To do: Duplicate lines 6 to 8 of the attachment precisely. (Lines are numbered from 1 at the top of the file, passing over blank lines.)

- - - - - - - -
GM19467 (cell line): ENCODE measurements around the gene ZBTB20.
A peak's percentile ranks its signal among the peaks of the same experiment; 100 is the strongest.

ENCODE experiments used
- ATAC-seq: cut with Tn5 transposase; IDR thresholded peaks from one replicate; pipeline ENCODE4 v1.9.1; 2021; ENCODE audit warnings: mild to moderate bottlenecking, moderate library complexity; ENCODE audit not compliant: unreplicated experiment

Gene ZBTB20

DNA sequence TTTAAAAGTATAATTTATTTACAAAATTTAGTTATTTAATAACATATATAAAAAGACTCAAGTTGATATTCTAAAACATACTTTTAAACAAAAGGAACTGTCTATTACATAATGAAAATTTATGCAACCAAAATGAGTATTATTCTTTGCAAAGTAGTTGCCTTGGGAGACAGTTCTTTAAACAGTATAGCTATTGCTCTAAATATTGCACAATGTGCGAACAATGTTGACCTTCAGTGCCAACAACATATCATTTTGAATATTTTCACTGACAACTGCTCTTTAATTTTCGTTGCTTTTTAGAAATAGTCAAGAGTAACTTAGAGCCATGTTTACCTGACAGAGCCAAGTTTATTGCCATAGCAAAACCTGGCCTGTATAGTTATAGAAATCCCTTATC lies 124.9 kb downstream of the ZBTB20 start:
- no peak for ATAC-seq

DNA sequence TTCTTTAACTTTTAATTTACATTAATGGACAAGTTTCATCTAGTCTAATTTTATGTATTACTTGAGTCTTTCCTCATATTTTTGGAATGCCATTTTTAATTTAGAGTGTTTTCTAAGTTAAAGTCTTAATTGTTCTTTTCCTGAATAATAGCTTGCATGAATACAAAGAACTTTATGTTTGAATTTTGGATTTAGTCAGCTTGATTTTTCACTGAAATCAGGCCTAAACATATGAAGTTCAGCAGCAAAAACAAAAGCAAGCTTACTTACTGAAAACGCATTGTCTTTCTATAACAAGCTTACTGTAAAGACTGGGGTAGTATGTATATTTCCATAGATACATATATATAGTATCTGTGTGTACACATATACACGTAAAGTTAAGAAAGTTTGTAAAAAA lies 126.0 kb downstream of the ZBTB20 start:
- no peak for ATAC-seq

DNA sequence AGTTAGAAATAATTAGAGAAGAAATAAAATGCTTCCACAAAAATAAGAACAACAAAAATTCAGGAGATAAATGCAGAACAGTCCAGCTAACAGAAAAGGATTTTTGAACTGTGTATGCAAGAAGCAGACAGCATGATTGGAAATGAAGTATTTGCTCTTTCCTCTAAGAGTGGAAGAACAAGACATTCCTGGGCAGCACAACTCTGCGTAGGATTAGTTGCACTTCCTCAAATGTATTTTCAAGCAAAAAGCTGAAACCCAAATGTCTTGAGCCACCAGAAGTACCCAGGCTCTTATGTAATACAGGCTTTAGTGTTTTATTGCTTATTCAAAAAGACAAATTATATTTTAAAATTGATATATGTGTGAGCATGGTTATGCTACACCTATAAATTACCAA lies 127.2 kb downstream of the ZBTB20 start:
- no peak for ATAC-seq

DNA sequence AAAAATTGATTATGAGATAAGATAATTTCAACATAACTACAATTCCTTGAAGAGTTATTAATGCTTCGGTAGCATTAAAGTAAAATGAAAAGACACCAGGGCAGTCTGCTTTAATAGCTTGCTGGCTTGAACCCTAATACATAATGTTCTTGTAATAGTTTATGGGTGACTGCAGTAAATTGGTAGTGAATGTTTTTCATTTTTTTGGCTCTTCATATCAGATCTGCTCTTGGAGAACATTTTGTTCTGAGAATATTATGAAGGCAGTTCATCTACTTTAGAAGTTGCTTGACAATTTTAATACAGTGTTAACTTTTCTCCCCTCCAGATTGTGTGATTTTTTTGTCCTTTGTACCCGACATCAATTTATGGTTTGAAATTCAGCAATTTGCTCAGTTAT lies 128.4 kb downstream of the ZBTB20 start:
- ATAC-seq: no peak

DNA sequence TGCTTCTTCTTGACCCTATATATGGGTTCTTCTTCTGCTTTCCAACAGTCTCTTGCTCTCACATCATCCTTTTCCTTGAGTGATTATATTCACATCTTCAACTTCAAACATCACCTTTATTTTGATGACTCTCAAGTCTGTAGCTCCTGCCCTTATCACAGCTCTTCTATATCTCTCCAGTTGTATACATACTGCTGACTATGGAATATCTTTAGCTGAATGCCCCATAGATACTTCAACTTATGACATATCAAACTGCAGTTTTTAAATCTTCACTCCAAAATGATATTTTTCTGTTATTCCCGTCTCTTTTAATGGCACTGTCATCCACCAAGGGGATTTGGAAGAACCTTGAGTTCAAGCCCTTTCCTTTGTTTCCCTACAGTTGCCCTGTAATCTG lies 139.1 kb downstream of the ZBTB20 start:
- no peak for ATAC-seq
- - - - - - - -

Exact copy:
DNA sequence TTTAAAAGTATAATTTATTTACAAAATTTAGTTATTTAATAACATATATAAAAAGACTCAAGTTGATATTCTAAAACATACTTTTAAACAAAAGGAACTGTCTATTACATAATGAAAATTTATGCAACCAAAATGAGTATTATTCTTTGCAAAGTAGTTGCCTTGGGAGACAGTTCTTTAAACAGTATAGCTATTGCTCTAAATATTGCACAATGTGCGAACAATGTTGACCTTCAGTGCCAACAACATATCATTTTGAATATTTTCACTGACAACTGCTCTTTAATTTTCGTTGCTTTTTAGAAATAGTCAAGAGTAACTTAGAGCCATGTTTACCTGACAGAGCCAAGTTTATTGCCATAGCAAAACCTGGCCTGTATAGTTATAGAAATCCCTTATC lies 124.9 kb downstream of the ZBTB20 start:
- no peak for ATAC-seq

DNA sequence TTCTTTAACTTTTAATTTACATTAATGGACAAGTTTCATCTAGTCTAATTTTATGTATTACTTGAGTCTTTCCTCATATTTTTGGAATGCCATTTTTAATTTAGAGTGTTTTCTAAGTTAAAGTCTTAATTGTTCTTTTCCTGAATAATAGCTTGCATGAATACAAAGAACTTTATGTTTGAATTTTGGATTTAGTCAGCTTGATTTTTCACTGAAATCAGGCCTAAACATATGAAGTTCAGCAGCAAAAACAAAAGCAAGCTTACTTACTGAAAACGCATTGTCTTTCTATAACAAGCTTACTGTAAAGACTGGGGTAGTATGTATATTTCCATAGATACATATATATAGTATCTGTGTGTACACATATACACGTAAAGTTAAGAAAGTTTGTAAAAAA lies 126.0 kb downstream of the ZBTB20 start: